Sinatra’s acknowledgement of his aging allows him to seduce both young and old. He doesn’t try to compete with youthful rivals, but embraces them. His cover of the Lennon/McCartney composition “Yesterday” makes it clear he has seen more of life and love than those blokes simply by loving longer, but he conveys his respect for the song through his serious rendition of the rock classic. He takes the opposite tack on Paul Simon’s “Mrs. Robinson” as he plays with the words to show his type of swinging (“foolin’ with that young stuff like you do”) has become dated during the sexual revolution. The other material on the album tends to highlight his cosmopolitan maturity as he offers translated versions of French and Latin pop hits with sophisticated arrangements.
While My Way offers the portrait of an artist as a mature performer looking back at life, Live at the Meadowlands suggests an old man showing his family a scrapbook of memories. Sinatra may sing “You Make Me Feel So Young”, but a creakiness in his voice creeps into certain songs that reveals he hasn’t transcended his age. When he croons, “Even when I’m old and grey / I’m gonna feel the way I do today”, you know he feels good and vital through the act of performance, yet one can’t help but hearing the weakness in his voice.
There are pleasures to be found here. Sinatra is a perfect host. He praises the many songwriters, arrangers, and other performers whose works he covers. He effusively thanks the audience for showing up and offering their positive energy. He pays sincere tribute to his players, who offer great accompaniment and never miss a beat or cue. Sinatra has the experience to phrase lyrics with an appropriate snarl or a laugh as if he’s simply chewing gum, such as when he sings long lines like, “Ask him to sit this one out and when you’re alone /I’ll get a waiter to tell him he’s wanted on the telephone” from Irving Berlin’s “Change Partners”. The effort seems effortless.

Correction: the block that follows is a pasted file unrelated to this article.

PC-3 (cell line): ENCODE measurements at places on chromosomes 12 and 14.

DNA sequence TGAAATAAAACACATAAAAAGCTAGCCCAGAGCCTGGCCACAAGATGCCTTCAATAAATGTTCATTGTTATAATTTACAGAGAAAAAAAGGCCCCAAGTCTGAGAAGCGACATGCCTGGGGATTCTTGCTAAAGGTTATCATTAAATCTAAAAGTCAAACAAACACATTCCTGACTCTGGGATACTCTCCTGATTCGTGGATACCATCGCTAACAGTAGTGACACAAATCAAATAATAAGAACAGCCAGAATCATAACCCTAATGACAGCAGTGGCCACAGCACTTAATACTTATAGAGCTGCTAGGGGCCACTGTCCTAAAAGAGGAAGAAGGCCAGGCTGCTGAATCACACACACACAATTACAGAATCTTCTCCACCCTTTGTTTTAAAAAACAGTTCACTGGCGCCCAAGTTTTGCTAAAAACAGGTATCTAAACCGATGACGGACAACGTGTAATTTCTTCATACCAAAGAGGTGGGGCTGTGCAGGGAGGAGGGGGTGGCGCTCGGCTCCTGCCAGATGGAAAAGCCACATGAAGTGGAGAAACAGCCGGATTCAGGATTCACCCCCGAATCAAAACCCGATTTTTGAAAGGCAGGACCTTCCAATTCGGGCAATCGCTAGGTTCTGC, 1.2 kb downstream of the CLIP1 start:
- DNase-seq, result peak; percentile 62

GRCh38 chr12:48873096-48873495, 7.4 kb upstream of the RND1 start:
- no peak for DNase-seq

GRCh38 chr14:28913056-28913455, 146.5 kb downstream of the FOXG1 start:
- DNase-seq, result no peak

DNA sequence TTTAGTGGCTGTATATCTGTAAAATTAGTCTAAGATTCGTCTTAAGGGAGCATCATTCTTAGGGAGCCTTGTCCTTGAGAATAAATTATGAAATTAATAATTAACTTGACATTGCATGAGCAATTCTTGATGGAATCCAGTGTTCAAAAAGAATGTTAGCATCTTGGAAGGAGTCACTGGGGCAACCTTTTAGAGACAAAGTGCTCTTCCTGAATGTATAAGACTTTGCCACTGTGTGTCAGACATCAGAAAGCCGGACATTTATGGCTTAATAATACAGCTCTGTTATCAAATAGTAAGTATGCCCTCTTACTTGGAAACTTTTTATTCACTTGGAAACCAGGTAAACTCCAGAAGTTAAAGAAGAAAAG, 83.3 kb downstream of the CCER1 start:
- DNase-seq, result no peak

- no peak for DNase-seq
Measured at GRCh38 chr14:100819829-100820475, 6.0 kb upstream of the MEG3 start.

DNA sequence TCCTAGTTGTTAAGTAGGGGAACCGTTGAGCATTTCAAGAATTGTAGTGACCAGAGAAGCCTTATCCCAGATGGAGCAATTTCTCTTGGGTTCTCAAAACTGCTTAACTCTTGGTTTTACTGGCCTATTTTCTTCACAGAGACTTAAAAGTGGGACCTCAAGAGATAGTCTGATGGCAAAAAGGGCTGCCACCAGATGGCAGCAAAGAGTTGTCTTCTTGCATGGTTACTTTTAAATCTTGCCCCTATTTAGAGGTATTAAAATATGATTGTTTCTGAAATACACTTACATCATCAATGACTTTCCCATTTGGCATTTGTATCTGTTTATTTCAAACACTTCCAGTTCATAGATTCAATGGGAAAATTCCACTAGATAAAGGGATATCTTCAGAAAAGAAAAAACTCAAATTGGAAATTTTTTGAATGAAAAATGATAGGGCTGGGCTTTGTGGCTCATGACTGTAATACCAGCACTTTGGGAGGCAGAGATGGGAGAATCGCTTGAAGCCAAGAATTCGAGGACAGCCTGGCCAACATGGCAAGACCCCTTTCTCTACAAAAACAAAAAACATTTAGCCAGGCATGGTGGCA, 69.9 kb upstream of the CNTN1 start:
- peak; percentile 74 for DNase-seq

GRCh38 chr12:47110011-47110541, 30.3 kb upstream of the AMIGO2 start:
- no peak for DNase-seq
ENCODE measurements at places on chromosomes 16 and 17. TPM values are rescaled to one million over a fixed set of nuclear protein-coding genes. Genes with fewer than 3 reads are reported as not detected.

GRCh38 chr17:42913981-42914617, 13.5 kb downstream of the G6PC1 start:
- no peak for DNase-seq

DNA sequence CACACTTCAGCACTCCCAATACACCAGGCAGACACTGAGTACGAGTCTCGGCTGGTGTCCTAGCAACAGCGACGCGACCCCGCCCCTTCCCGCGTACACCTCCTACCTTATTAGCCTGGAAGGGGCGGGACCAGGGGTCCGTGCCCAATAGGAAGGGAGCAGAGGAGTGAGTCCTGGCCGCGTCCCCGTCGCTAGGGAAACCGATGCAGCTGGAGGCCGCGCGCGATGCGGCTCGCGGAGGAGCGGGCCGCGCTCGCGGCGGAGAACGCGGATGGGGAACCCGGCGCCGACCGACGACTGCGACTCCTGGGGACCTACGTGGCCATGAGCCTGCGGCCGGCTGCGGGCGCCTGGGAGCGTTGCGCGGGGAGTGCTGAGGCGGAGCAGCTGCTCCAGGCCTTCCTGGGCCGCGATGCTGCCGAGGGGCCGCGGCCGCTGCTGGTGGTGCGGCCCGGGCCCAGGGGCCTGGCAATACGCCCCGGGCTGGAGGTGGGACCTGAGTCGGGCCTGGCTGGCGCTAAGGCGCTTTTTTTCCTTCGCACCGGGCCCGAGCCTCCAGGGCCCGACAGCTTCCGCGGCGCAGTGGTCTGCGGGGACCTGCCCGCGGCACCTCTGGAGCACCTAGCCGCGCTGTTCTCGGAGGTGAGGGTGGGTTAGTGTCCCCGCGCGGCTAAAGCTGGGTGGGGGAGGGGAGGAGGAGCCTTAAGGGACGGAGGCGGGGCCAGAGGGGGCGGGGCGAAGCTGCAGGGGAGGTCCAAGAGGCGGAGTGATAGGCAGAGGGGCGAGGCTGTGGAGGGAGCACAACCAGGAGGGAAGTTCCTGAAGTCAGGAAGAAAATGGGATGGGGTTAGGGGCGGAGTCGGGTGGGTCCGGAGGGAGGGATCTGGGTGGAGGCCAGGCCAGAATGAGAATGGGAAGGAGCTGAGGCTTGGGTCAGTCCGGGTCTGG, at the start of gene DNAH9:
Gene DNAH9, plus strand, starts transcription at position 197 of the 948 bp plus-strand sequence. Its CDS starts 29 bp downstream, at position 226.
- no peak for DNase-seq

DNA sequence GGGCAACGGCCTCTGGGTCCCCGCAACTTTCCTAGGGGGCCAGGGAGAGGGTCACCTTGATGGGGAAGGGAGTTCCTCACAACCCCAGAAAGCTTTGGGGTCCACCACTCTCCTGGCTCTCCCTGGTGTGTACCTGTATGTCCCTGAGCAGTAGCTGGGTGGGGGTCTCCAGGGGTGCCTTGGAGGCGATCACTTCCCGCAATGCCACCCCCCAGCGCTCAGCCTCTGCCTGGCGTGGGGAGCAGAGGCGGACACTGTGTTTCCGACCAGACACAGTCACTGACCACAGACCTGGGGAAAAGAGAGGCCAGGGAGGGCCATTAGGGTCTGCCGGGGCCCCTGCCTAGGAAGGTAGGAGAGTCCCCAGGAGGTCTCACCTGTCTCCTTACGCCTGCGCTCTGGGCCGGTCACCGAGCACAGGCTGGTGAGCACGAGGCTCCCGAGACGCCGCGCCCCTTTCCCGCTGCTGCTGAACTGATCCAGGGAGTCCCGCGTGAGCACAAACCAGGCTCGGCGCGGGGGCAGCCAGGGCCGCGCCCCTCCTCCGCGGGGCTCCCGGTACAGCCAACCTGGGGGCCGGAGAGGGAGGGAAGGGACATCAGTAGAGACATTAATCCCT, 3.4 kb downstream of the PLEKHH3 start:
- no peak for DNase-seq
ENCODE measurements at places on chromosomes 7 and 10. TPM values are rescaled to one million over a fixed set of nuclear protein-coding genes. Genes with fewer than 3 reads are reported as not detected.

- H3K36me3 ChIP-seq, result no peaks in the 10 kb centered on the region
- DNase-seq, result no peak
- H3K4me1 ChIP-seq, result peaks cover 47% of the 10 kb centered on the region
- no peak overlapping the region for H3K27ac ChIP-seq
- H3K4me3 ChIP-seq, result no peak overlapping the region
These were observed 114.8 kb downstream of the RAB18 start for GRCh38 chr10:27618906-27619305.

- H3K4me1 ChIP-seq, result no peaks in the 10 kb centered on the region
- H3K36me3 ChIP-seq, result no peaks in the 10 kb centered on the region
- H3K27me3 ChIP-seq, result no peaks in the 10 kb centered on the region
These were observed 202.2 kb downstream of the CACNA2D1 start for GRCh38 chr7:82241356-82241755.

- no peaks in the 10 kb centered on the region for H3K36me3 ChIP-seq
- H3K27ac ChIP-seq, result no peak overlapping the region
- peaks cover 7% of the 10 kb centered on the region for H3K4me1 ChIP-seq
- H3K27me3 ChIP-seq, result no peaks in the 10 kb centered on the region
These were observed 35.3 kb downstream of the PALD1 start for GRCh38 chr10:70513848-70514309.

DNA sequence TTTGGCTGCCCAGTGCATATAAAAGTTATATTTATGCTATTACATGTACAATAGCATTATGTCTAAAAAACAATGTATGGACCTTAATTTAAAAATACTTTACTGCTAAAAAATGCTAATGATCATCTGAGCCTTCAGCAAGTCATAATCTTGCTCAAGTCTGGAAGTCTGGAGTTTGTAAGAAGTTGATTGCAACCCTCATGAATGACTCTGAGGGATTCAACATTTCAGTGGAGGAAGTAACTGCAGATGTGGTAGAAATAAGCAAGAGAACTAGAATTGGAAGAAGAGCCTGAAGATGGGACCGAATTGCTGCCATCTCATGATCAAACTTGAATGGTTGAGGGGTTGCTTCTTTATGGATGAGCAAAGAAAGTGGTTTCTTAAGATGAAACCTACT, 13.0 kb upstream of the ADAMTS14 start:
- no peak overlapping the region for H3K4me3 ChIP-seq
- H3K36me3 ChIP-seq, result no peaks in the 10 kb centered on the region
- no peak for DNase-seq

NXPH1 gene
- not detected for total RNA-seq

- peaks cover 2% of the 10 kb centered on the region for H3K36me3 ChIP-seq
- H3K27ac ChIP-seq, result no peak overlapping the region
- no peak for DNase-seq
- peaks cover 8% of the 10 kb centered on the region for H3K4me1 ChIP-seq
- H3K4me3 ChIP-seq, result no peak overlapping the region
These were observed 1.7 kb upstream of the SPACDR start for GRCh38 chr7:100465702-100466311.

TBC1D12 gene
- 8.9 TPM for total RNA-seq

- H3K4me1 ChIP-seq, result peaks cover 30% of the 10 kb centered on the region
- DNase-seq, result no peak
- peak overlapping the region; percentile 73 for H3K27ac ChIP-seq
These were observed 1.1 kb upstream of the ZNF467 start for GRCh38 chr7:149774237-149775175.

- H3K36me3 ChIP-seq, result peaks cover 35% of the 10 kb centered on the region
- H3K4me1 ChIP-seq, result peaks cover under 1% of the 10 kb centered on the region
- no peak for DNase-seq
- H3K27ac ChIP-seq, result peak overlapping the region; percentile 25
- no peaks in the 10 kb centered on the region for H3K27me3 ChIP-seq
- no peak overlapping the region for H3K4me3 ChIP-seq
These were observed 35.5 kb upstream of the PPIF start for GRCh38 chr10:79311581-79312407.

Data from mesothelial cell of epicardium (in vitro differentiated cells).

The material here ranges from his days with Jimmy Dorsey (“Without a Song”) to his more contemporary hits (“L.A. Is My Lady”) to everything in between. There are 21 cuts crammed on this disc, with only three songs from the original concert missing because of technical CD length restrictions.
The highlight here is another song that looks backward at one’s life, “It Was a Very Good Year”. Sinatra has lost the bravado he once had. His excitement is all in his memories. This is sad, but it is a sad song (“The days grow short / I am in the autumn of my years”). Who would have thought Sinatra would grow old peacefully?
Sinatra’s music was better when he was more pissed off at the world. He may have once sung about everything being “Nice ‘n’ Easy”, but that only worked because we knew he wouldn’t be satisfied for long. “Live at the Meadowlands” showcases the mellower, self-satisfied side of the man during the height of the President Reagan administration, where the Chairman was a friend of the conservative White House occupants. Sinatra, like many others of his generation, may have thought he had the right to relax and reflect on his past glories. But getting on in years should not be an excuse for not making more of an effort at living in the present moment.